June 28, 1919 (Wallingford, CT) – December 7, 1941; 22 years old
Father listed at 135 Prince Street, Wallingford
Enlisted on October 18, 1937
Service number 2072110
USS Arizona (BB-39)
Born to Henry Alexander (1885-1939) and Edda Anthony Lanouette (1886-1947). Three sisters, Florence E. Lanouette Fish (1910-1999), Margaret Lanouette Sova (1912-1942) and Edda M. Lanouette Richetelli (1916-1976).
Received the Purple Heart Medal.
From The Record-Journal, Meriden, Connecticut, February 9, 1942
Henry’s father, also Henry, died suddenly on August 20, 1939 while Henry was in Navy training at Long Beach, California.
Some resources have incorrect information listing last name spelling as Lanquette. There was a Henry Joseph Lanquette from Connecticut in the U.S. Navy during the war, service number 8084780.
Another problem in the research is Henry’s middle name. On his birth certificate, it is listed as “Alexander”. Yet, his Navy records show his middle name as “John”.
From the Record-Journal (Meriden, CT) on February 7, 1942
NAVY CONFIRMS H.J. LANOUETTE DIED IN ACTION
Mother Receives Letter From Secretary Frank Knox
Mrs. Henry A. Lanouette of Center Street, mother of Henry John Lanouette, United States Navy, has received a telegram from Rear Admiral Randall Jacobs, Chief of the Bureau of Navigation, dated January 28, informing her of the loss of her son at Pearl Harbor. The communication reads:
“After exhaustive search it has been found impossible to locate your son, Henry John Lanouette, Coxswain, U.S. Navy, and he has therefore been officially declared to have lost his life in the service of his country as of December 7, 1941. The department expresses to you its sincerest sympathy.”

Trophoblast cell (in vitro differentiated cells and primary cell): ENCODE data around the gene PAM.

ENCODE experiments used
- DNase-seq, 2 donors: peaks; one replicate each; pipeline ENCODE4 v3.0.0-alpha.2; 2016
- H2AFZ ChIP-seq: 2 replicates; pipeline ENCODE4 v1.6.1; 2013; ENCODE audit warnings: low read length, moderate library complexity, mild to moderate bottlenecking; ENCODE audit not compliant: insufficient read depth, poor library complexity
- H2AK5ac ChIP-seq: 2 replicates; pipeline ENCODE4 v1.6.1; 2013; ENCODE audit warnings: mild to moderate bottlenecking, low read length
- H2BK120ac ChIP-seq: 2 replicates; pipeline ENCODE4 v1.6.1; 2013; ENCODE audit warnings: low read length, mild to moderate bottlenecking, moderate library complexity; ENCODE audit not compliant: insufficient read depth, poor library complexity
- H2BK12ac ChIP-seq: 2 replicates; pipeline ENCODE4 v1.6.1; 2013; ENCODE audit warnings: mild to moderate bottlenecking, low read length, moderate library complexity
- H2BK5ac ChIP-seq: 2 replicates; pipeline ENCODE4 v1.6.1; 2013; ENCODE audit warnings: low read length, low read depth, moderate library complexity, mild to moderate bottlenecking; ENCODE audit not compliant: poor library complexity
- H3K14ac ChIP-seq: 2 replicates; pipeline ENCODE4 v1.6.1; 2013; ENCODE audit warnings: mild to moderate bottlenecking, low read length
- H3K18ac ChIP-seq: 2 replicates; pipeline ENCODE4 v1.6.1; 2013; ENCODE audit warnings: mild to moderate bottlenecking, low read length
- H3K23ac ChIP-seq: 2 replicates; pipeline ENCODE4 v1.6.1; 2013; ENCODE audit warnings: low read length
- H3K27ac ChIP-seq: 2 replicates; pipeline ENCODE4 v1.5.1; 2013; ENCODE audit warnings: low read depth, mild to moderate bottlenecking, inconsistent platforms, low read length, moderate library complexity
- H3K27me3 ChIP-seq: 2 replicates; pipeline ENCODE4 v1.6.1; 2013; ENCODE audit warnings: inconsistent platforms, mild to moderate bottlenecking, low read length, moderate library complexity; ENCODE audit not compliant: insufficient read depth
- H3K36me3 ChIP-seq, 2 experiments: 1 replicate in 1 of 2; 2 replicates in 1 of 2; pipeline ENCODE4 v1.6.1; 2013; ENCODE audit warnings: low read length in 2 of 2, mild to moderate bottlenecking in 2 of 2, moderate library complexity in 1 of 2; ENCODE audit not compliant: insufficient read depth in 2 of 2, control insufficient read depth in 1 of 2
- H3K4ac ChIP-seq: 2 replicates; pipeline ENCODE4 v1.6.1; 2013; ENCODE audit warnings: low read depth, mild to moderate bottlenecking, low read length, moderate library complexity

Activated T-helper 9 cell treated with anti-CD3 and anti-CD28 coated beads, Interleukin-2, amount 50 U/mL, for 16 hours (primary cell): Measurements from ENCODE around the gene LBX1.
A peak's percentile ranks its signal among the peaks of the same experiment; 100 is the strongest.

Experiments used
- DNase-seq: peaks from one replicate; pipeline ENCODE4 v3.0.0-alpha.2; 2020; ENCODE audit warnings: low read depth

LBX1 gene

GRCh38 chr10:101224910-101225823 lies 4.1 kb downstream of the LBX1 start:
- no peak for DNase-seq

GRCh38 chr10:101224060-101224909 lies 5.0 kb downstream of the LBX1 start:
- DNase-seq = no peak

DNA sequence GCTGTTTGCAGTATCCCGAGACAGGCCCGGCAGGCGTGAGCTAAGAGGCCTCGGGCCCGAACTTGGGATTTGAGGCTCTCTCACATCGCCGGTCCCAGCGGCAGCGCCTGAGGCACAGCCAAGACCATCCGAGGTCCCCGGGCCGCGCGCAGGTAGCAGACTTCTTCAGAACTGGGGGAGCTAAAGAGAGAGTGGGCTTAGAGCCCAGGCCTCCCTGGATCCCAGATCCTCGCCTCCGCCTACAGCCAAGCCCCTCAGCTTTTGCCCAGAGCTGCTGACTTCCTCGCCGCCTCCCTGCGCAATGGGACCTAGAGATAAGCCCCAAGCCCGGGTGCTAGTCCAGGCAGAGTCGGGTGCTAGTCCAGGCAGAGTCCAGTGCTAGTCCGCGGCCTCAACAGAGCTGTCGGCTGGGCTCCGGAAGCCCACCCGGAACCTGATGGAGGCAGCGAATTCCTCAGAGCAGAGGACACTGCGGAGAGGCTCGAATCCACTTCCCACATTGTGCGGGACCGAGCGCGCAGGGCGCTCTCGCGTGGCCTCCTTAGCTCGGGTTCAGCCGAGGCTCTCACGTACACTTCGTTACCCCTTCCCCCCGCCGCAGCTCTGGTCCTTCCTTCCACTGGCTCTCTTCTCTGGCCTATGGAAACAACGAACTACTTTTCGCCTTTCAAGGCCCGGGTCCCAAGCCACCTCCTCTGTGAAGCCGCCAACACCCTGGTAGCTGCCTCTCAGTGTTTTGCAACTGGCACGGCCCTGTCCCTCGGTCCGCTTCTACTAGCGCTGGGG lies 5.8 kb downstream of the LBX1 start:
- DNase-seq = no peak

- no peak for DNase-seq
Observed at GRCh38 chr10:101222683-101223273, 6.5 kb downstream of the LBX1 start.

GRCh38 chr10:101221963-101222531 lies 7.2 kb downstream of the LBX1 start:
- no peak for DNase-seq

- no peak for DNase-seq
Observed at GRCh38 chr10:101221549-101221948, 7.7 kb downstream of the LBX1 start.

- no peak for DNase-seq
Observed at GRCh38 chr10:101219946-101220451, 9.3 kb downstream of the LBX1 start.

Another confirmation of his death has arrived from Frank Knox, Secretary of the Navy, under date of January 31, 1942.
“I desire to offer to you my personal condolence in the tragic death of your son, Henry John Lanouette, Coxswain, United States Navy, which occurred at the time of the attack by the Japanese on December seventh. It is hoped that you may find comfort in the thought that he made the supreme sacrifice upholding the highest traditions of the Navy, in the defense of his country. Very sincerely yours, Frank Knox.”
From The Journal (Meriden CT) on May 12, 1942
“Killed in action … Henry John Lanouette … Coxswain, U.S. Navy … Attached U.S.S. Arizona, Pearl Harbor, December 7, 1941.” … Those are the cold, hard words that tell of the death of Wallingford’s first victim in World War II … But there are warmer kinder words, words that can speak of Lanouette’s love for the Navy and how fate played with time.
Henry John Lanouette was a typical Wallingford youngster who liked to play baseball and basketball. He didn’t excel at either of the sports, but he liked to spend his time in good, clean fun and those were his favorite pastimes. He went to the movies like every ordinary borough youngster, had his favorite pals named Jim and Bob, and thoroughly enjoyed everything he did in everyday life. About five years ago, he joined up with the Civilian Conservation Corps (CCC) and was sent out to Oregon from where he wrote how much he liked the far west territory. He served one year, then came back home to help his father, the late Henry Lanouette, a borough firefighter. Shortly afterward he decided to join the Navy and soon departed for Newport for training. The first ship he boarded was the U.S.S. Arizona, and he often wrote home of his love for the Navy. He would write: “I think the Navy is the finest thing that happened to me”:, “Lanny,” as he was called by his mates in the Navy, was later based in Long Beach, California and it was there two years ago that he was called home to attend his father’s funeral. That was the last time the Lanouettes saw “Lanny.” His four-year hitch was up last October and his family expected him home about December 1. For reasons unknown, he remained at Pearl Harbor, and on December 20, the first telegram arrived. “The Navy Department regrets … missing.” Another followed about a month later, listing him as one of the victims of the Japanese sneak raid at Pearl Harbor. Undoubtedly “Lanny” was at his post on the Arizona which was plastered by Jap bombs, fighting on the same ship which had been his home for the four years previous. Henry John Lanouette was the only son of four children, leaving three sisters, Edda, Florence, Margaret, and his mother, Mrs. Henry Lanouette. He has left us, but in our hearts, he will live forever.
USS Arizona Memorial. Photo from findagrave.com.
Memorialized on the Courts of the Missing, Court 3, Honolulu Memorial, 2177 Puowaina Drive, Honolulu, Hawaii. Photo from findagrave.com.